Need more info about this plugin and its performance? Check this out!
Another plugin worthy of mention here is MaxGalleria by MAX Foundry. It helps you create responsive galleries (supports both photos and videos) on your WP website. You can tweak and configure a number of options — layout, templates, Lightboxes, and so on! It integrates well with the WP Media Gallery and if you are looking for an advanced plugin to help you setup responsive galleries, MaxGalleria might be the ideal tool for the job!
However, MaxGalleria is not free — Personal License for one website comes for $19, whereas the Ultimate License for unlimited websites and Multisite support will set you back by $99.
5. Erm… Anything Else?
Yes, there are certain other things that you can bear in mind, such as:
- If you are aiming for lead generation, make sure your photoblog has some info about yourself — possibly an About page and a Contact form. If you do not wish to have an About page, you can use a widget plugin to place your short bio in the footer.
- Plus, make sure your posts have Featured Images assigned to them. In fact, most themes nowadays rely on Featured Images to grab thumbnails and previews for posts. Similarly, post captions too can serve as a good mechanism of grabbing the attention of your visitors.
- While you can argue either for or against this statement, it is a smarter choice to opt for HTML5 over Flash (oh, and a disclaimer: unlike the widespread belief, Flash is actually searchable). However, HTML5 brings various additional benefits to the table: cleaner code, easier maintenance of websites (for instance, you just need to place the URL to a video in the post), and so on. Plus, certain popular devices such as those by Apple do not support Flash either.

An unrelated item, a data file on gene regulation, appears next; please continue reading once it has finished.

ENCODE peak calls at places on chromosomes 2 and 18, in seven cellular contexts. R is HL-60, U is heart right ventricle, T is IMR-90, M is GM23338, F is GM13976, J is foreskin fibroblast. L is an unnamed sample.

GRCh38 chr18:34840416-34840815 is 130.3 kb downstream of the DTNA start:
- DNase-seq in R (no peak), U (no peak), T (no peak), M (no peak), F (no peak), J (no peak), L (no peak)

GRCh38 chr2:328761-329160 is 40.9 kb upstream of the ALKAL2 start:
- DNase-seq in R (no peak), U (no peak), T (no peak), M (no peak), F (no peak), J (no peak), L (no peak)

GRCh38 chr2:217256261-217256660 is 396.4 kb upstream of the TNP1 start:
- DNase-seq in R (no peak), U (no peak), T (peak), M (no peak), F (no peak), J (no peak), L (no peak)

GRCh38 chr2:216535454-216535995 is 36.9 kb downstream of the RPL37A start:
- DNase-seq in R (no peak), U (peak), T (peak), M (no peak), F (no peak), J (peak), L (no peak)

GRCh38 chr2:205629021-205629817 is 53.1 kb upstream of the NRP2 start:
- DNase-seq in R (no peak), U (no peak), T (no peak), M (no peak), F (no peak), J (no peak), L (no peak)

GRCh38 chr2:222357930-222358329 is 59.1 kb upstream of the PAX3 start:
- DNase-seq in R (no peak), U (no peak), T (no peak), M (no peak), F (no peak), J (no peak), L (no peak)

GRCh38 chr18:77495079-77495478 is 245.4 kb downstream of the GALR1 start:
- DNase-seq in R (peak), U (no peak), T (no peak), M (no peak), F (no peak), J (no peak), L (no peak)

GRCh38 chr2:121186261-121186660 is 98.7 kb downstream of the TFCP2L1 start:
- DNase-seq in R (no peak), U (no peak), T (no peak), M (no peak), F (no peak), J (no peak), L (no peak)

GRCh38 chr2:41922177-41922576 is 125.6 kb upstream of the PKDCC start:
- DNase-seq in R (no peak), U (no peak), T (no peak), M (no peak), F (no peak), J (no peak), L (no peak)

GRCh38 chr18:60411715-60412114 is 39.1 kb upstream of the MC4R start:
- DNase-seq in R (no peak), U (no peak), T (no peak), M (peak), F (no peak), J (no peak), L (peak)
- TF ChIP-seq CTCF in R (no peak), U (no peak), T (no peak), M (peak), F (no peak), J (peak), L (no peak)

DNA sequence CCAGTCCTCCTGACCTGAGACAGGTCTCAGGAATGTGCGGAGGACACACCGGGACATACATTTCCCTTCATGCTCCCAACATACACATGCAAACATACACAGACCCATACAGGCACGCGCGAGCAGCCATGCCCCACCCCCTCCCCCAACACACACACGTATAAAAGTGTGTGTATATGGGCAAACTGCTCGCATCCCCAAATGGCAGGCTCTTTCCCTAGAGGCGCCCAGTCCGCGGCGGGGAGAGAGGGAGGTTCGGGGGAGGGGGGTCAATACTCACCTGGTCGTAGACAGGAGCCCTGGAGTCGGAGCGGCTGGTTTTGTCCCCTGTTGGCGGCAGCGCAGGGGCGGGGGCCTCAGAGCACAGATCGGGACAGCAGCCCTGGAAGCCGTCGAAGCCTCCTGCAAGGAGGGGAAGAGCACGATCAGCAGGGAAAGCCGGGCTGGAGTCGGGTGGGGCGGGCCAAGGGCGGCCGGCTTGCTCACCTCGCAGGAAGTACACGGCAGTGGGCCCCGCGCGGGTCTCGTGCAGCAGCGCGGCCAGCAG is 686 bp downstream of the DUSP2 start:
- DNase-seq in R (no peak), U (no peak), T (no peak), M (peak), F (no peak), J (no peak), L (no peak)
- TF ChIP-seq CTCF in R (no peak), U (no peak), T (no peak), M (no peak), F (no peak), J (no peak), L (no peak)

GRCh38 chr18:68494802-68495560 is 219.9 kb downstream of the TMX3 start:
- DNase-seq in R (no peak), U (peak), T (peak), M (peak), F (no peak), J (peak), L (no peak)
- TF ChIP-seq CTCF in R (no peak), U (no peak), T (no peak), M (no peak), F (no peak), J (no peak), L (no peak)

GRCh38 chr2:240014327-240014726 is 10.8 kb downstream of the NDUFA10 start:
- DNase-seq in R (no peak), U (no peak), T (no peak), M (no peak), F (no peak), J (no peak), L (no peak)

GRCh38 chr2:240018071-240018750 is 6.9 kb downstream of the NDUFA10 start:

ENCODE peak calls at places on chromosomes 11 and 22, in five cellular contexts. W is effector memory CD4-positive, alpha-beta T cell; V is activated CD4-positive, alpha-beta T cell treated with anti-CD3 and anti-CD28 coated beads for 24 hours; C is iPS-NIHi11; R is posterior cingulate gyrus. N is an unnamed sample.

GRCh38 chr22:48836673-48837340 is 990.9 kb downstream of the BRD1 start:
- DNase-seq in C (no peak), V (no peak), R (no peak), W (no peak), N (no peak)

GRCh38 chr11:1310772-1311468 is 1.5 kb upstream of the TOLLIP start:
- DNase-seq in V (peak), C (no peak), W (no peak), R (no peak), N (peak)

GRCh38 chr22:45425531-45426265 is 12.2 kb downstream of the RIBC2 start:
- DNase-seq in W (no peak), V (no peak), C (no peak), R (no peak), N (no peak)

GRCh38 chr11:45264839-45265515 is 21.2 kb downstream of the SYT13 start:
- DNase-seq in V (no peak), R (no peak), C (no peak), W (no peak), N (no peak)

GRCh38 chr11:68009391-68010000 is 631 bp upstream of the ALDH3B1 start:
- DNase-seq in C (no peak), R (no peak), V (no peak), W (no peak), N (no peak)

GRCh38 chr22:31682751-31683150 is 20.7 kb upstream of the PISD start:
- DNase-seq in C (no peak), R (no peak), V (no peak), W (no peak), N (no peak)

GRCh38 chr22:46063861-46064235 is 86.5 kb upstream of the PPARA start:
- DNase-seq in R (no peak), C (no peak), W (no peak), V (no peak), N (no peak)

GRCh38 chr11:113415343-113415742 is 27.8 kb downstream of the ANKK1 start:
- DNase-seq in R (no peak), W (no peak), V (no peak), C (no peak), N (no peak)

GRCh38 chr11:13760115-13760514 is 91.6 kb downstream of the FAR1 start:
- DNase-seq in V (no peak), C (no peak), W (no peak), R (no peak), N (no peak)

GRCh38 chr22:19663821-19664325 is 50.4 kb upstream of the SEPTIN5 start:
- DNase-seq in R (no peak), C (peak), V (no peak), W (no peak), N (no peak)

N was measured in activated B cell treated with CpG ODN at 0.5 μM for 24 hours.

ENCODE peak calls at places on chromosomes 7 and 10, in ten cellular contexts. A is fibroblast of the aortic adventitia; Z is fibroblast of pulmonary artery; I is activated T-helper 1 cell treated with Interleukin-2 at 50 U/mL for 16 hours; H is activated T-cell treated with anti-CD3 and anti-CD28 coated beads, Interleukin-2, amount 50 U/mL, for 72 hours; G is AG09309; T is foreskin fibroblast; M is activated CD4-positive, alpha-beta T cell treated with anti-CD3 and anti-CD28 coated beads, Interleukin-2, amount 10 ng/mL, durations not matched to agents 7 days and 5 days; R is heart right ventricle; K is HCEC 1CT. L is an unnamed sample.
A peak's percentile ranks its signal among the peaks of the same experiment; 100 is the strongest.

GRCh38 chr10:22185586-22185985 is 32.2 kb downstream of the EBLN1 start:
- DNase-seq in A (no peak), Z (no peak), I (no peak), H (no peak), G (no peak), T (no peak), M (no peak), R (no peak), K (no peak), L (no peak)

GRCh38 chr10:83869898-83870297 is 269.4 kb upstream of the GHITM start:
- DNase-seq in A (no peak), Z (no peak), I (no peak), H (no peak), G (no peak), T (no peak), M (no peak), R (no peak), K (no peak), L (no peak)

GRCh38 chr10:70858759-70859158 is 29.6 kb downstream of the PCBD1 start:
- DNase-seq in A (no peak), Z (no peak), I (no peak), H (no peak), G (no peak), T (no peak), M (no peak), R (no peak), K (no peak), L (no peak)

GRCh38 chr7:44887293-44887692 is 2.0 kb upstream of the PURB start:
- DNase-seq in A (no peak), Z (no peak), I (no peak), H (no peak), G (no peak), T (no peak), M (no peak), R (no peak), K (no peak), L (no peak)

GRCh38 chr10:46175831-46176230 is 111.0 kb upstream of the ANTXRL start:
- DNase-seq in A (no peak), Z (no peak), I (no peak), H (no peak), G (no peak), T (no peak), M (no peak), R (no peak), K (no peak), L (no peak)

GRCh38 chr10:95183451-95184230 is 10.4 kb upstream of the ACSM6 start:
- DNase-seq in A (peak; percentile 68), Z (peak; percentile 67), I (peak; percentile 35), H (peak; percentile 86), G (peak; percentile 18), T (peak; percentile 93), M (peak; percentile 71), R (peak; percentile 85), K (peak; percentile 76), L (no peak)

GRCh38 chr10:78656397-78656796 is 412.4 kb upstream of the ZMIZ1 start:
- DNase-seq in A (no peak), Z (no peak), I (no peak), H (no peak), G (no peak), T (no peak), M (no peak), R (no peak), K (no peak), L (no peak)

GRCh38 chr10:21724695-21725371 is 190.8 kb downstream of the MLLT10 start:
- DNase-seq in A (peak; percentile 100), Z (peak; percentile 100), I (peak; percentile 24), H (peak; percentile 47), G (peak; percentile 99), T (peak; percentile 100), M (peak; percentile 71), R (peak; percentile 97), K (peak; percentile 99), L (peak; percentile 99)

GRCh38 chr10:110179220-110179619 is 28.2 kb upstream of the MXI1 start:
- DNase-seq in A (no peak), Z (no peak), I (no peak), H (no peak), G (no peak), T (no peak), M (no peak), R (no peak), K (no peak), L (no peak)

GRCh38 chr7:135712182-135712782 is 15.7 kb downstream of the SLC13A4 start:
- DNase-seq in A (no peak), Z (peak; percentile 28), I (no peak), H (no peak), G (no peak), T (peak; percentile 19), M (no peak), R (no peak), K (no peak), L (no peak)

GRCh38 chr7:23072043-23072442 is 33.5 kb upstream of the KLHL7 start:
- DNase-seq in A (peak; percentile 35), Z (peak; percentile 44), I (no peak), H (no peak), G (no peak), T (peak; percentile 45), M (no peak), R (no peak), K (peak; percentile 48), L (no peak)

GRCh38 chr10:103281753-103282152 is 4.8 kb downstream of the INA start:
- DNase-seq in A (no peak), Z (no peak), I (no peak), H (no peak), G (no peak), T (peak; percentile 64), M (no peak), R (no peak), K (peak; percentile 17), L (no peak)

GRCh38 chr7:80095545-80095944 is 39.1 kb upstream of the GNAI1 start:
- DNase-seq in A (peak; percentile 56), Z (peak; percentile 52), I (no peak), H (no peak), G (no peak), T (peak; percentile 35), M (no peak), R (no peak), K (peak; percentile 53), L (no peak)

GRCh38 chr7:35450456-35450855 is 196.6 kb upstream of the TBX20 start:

- Try to understand the special design needs of your photoblogging website. For instance, for a photography blog, you do not need super sophisticated and fancy images or banners in the header. You can experiment with a simple and minimal logo — after all, the focus of your visitors will be on the actual photography.
- If you experiment often with your cameras, try to provide such information along with the images in an unobtrusive manner (pop-ups are horrible, trust me). On the other hand, if you have a constant gear of cameras, and you accomplish all your clicks using them, you might as well speak about them on a separate page, instead of appending the same camera details with each image.
- Another thing that you should consider is image compression in WordPress, especially when working with JPEG files. By default, WordPress applies JPEG compression level 90 to resized images. You can, of course, change this setting if you need to. WP Answers and WP Beginner have a simple guide explaining how to accomplish this.
With that, we come to the end of this article. What are your thoughts regarding setting up a photoblog with WordPress, and points that need to be kept in mind (or overlooked)? Share your views with us in the comments below!